Lastly, check out Mark Bauerlein of the Chronicle of Higher Education on the attitudes and academic habits of college freshman. Here’s an interesting paradox (actually a bunch of paradoxes): more than 70 percent of students placed their academic ability in the “highest 10 percent” or “above average,” but only 45 percent felt that confident about their math ability, and just 46 percent believed they were that stellar in writing.

Lawrence Hardy|February 17th, 2012|Categories: Teachers, Charter Schools, Week in Blogs, Educational Legislation, Elementary and Secondary Education Act, School Reform, Student Achievement, Budgeting, 21st Century Skills|Tags: , , , , , , , , , |

NSBA: NCLB waivers are not enough

The National School Boards Association (NSBA) was encouraged on Thursday by President Barack Obama’s announcement to waive problematic and burdensome regulatory requirements of the No Child Left Behind Act (NCLB) from ten states.

However, NSBA cautions that this is not enough and is calling for Congress to reauthorize the Elementary and Secondary School Education Act (ESEA).

“The NCLB waiver program will give ten states additional flexibility but also imposes new conditions and program criteria on states and school districts requiring them to engage in activities that do not necessarily improve student achievement.” said Anne L. Bryant, NSBA’s Executive Director, who was at the White House for the announcement. “The waiver process should not be viewed as an acceptable substitute for ESEA reauthorization, as all U.S. school districts must be free of unnecessary or counterproductive federal mandates that hinder our goals of increasing student achievement. Congress cannot continue to delay, now is the time to reauthorize ESEA and fully replace the current accountability system that neither accurately nor fairly reflects the performance of students, schools, or school districts.”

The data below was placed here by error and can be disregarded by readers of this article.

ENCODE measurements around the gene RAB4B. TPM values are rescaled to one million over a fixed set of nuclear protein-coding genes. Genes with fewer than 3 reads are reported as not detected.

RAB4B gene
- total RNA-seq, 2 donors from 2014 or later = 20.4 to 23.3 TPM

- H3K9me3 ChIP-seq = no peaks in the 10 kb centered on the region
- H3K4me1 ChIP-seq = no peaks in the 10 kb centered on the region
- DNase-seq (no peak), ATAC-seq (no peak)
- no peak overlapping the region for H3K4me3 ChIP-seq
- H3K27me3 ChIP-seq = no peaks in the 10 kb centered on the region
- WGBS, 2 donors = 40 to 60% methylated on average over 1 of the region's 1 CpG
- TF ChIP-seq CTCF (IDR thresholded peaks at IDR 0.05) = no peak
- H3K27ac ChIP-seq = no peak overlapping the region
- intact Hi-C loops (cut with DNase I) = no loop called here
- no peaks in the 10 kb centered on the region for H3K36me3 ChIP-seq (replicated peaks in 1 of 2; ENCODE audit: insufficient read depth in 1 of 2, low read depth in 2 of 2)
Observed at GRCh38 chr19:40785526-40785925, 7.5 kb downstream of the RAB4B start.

The first ten states to receive the waivers are Colorado, Florida, Georgia, Indiana, Kentucky, Massachusetts, Minnesota, New Jersey, Oklahoma, and Tennessee. The next submission deadline to request waivers is February 21, 2012. As of February 6, 2012, the U.S. Department of Education reports that 28 additional states, D.C., and Puerto Rico have submitted an intent to request waivers for the February deadline. For those states that do not choose to apply or whose application is rejected, their local school districts will continue to suffer under the existing NCLB regime.

Bryant additionally noted, “If Congress waits until next year to reauthorize ESEA and decides not to include these conditions or decides on a different set of requirements, school districts could have spent unnecessary time and financial resources to comply with the waivers.”

Where state applications are approved for waivers, local school boards will be offered far greater flexibility in the use of federal funds to address their own unique needs. Of great significance to local school boards experiencing declines in their own revenue streams is the elimination of requirements to set aside 20 percent of Title I funds for public school choice and supplemental tutorial services. While local school boards may continue to fund additional tutorial and open enrollment programs, these funds may be used to support school improvement strategies that can more effectively address local conditions.